Again, the NGOs gave detailed overviews of their activities and goals. These included, but were not limited to, training correctional staff; distribution of aid to prisoners; the provision of legal aid; and supporting families of detainees affiliated with terrorist acts.
Mr. Ahmed Al-Musawi, the general coordinator of the Iraqi Human Rights Watch Association, praised the meeting, saying, “I appreciate the efforts of UNODC, the National Security Agency, and the committee that is responsible for implementing Counter Violent Extremism strategy for their cooperation and active work with NGOs, the international community, the Ministry of Foreign Affairs and Ministry of Justice and others that are involved in human rights in prisons and detention facilities. The meeting focused on the importance of technical support and close coordination and cooperation in the human rights field. We are working together to enhance national capacities and strengthen the commitment to and respect for human rights and law.”
Mrs. Alyaa Al-Anssari, Head of Bint Al-Rafidain Organization, an organization active in supporting women and juvenile prisoners, explained, “The conditions of prisons in Iraq in general, and the conditions of female prisoners, continue to suffer from gaps, so it is important to intensify international and national efforts to reform this reality. This is what happened in the meeting that was held by UNODC, which brought together relevant government institutions and civil society organizations with a group of international experts and workers in this field. There is a long and arduous journey ahead for everyone: the international community, the government with its institutions and legislation, and civil human rights organization. Despite difficulties, I am sure of achieving successes.”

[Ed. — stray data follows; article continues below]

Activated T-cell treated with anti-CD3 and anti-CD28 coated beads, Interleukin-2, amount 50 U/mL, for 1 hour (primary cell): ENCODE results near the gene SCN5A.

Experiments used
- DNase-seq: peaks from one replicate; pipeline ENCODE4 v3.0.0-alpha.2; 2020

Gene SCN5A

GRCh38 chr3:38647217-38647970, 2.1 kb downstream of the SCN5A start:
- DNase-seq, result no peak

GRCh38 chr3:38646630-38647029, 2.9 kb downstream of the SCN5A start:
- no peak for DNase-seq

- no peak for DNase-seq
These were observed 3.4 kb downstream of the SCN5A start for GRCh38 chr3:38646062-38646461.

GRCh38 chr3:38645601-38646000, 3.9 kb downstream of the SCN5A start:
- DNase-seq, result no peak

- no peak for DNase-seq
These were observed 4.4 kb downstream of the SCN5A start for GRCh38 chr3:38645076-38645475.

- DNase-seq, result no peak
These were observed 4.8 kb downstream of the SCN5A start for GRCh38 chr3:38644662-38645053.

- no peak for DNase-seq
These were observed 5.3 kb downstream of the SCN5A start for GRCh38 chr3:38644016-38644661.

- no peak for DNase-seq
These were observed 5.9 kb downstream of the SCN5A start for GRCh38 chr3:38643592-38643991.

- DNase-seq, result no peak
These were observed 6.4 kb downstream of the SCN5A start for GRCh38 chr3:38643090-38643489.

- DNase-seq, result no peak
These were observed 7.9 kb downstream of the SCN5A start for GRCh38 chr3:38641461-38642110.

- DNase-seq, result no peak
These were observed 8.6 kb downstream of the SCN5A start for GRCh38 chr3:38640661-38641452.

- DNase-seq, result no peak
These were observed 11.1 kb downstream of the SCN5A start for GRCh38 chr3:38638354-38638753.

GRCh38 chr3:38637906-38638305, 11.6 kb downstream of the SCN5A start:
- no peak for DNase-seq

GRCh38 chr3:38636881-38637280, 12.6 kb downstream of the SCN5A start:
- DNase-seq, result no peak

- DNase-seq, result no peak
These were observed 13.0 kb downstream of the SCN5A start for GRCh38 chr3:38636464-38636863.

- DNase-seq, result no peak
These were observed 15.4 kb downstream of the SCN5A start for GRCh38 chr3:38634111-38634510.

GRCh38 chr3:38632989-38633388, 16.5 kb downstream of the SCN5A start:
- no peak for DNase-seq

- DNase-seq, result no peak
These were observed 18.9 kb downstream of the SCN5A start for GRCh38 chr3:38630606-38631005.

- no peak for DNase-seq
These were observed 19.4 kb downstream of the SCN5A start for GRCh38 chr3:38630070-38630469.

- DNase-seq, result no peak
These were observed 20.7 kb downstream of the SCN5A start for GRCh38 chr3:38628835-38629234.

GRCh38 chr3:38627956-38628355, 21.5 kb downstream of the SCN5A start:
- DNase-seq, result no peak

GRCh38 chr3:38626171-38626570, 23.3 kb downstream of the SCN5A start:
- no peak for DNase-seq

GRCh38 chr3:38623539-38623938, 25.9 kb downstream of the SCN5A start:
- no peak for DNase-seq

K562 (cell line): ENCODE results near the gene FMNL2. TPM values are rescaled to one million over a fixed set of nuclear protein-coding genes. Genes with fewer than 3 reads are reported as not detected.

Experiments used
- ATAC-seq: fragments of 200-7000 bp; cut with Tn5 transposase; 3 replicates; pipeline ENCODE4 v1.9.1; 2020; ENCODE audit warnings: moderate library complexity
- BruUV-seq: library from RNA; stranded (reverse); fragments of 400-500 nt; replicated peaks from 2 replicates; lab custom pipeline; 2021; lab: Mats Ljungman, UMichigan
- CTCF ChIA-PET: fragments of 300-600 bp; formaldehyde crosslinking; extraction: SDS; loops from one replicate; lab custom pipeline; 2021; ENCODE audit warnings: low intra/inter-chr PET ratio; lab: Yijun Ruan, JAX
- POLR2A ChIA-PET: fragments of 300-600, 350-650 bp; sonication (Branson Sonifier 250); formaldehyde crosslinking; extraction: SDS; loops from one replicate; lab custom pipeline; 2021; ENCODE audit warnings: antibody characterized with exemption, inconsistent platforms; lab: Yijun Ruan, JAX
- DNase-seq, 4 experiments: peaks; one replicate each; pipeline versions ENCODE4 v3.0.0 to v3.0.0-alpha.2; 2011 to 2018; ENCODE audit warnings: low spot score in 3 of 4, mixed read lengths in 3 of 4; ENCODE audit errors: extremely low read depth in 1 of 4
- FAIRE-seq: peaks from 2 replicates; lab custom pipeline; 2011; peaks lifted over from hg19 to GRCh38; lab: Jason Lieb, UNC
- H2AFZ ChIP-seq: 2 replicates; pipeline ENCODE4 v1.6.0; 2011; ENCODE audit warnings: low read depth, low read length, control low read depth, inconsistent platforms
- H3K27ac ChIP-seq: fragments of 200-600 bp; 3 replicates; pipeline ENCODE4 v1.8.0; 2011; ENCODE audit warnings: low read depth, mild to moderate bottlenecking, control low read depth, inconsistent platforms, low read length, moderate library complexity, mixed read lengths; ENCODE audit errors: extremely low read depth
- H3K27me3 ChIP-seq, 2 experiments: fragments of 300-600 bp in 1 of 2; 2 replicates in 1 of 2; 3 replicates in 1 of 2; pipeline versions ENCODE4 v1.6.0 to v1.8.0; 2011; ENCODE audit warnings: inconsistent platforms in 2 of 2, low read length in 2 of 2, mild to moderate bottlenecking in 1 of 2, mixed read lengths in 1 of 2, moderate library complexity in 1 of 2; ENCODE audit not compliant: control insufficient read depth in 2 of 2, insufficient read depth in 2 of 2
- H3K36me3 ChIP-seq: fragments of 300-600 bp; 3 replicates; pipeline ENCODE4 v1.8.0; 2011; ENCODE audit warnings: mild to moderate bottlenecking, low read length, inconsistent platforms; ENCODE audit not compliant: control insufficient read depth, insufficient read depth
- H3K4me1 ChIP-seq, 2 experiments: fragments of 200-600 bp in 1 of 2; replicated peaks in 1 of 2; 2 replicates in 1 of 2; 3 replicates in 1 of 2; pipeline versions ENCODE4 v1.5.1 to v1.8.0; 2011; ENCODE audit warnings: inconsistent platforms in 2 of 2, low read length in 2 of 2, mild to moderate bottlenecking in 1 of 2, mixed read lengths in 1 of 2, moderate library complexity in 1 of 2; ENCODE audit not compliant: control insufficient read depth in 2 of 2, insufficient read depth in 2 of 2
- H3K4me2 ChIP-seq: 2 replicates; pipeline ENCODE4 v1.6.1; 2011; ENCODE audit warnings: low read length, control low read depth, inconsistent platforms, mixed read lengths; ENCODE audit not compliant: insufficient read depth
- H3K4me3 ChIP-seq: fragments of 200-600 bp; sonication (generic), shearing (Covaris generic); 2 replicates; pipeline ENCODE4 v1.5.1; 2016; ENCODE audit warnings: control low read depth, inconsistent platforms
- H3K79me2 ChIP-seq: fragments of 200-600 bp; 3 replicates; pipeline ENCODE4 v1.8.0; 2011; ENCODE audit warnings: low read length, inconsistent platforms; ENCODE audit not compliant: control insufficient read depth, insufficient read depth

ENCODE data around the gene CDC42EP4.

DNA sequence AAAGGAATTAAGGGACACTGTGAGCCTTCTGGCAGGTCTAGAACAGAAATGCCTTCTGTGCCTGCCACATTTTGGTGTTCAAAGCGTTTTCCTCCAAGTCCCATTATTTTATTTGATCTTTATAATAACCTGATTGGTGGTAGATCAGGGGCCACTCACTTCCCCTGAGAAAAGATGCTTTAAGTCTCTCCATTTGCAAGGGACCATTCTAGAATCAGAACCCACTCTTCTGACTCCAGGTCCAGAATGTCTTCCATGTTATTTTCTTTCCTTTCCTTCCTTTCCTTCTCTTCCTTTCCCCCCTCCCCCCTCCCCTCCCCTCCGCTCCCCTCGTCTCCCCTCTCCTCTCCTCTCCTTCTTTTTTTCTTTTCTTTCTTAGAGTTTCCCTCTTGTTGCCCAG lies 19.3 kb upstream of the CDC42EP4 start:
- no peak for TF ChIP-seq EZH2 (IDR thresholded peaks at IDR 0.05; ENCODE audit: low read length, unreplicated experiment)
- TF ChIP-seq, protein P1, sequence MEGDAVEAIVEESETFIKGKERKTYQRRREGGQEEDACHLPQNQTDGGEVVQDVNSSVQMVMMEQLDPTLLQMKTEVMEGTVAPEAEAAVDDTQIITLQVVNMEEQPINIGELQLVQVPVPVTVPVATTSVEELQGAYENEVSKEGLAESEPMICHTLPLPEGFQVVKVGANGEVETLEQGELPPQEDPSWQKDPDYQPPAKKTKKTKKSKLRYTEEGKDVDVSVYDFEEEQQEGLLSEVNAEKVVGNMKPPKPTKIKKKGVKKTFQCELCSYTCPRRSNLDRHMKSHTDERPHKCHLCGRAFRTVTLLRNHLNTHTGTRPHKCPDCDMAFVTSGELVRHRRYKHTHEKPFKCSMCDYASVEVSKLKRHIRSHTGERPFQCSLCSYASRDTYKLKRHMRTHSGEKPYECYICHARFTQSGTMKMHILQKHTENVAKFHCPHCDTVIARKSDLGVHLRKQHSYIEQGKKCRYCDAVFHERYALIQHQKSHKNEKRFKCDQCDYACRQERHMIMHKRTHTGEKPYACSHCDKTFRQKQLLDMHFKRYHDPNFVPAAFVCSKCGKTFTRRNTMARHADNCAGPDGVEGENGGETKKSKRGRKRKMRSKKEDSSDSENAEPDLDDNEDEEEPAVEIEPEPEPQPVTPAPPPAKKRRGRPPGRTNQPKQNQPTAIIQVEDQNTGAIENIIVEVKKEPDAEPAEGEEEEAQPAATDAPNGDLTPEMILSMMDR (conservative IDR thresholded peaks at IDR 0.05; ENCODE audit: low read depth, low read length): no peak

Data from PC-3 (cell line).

During both meetings, NGOs and governmental authorities exchanged experiences, challenges and recommendations on improving the correctional system. The meetings succeeded in establishing an effective dialogue, ensuring that governmental authorities are aware of the needs and realities of the NGOs actively involved in supporting the system.
A consensus arose amongst participants that in order to build upon the achievements of the meetings and cement the long-term sustainability of communication and coordination among the NGOs and governmental authorities, a network of NGOs would be established. In support of this initiative, the UNODC FTF Programme in Iraq agreed to provide funding to support the legal establishment of this network and support its activities.
UNODC’s work in Iraq contributes to Sustainable Development Goal 16 – to ‘Promote peaceful and inclusive societies for sustainable development, provide access to justice for all and build effective, accountable and inclusive institutions at all levels.’ Through our close work with local authorities, we aim to strengthen Iraq’s institutional capacity to address the security needs posed by terrorist and FTF prisoners, through enhanced dynamic security skills, new equipment, and security upgrades.